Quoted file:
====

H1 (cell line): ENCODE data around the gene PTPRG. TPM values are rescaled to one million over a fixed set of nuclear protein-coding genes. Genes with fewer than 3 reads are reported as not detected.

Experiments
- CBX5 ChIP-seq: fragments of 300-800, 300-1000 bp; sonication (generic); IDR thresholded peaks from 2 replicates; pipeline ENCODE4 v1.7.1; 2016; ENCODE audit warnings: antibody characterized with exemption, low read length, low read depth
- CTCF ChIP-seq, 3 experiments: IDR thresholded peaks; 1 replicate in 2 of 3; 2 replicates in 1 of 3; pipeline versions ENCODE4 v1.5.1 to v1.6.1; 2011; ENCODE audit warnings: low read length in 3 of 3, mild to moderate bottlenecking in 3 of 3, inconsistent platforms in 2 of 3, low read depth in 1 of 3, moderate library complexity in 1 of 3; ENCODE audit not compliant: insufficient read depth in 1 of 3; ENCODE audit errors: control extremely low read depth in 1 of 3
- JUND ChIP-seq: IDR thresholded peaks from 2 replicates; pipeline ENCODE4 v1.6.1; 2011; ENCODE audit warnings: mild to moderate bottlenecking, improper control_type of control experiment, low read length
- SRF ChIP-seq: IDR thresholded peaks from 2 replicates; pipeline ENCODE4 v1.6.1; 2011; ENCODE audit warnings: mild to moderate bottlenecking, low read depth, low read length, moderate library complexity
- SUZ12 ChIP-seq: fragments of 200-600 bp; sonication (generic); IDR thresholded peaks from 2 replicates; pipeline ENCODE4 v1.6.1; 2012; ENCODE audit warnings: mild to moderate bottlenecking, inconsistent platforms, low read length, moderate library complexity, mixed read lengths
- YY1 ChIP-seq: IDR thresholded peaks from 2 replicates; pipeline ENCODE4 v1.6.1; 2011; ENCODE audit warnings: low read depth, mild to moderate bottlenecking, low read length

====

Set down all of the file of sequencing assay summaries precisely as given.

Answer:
H1 (cell line): ENCODE data around the gene PTPRG. TPM values are rescaled to one million over a fixed set of nuclear protein-coding genes. Genes with fewer than 3 reads are reported as not detected.

Experiments
- CBX5 ChIP-seq: fragments of 300-800, 300-1000 bp; sonication (generic); IDR thresholded peaks from 2 replicates; pipeline ENCODE4 v1.7.1; 2016; ENCODE audit warnings: antibody characterized with exemption, low read length, low read depth
- CTCF ChIP-seq, 3 experiments: IDR thresholded peaks; 1 replicate in 2 of 3; 2 replicates in 1 of 3; pipeline versions ENCODE4 v1.5.1 to v1.6.1; 2011; ENCODE audit warnings: low read length in 3 of 3, mild to moderate bottlenecking in 3 of 3, inconsistent platforms in 2 of 3, low read depth in 1 of 3, moderate library complexity in 1 of 3; ENCODE audit not compliant: insufficient read depth in 1 of 3; ENCODE audit errors: control extremely low read depth in 1 of 3
- JUND ChIP-seq: IDR thresholded peaks from 2 replicates; pipeline ENCODE4 v1.6.1; 2011; ENCODE audit warnings: mild to moderate bottlenecking, improper control_type of control experiment, low read length
- SRF ChIP-seq: IDR thresholded peaks from 2 replicates; pipeline ENCODE4 v1.6.1; 2011; ENCODE audit warnings: mild to moderate bottlenecking, low read depth, low read length, moderate library complexity
- SUZ12 ChIP-seq: fragments of 200-600 bp; sonication (generic); IDR thresholded peaks from 2 replicates; pipeline ENCODE4 v1.6.1; 2012; ENCODE audit warnings: mild to moderate bottlenecking, inconsistent platforms, low read length, moderate library complexity, mixed read lengths
- YY1 ChIP-seq: IDR thresholded peaks from 2 replicates; pipeline ENCODE4 v1.6.1; 2011; ENCODE audit warnings: low read depth, mild to moderate bottlenecking, low read length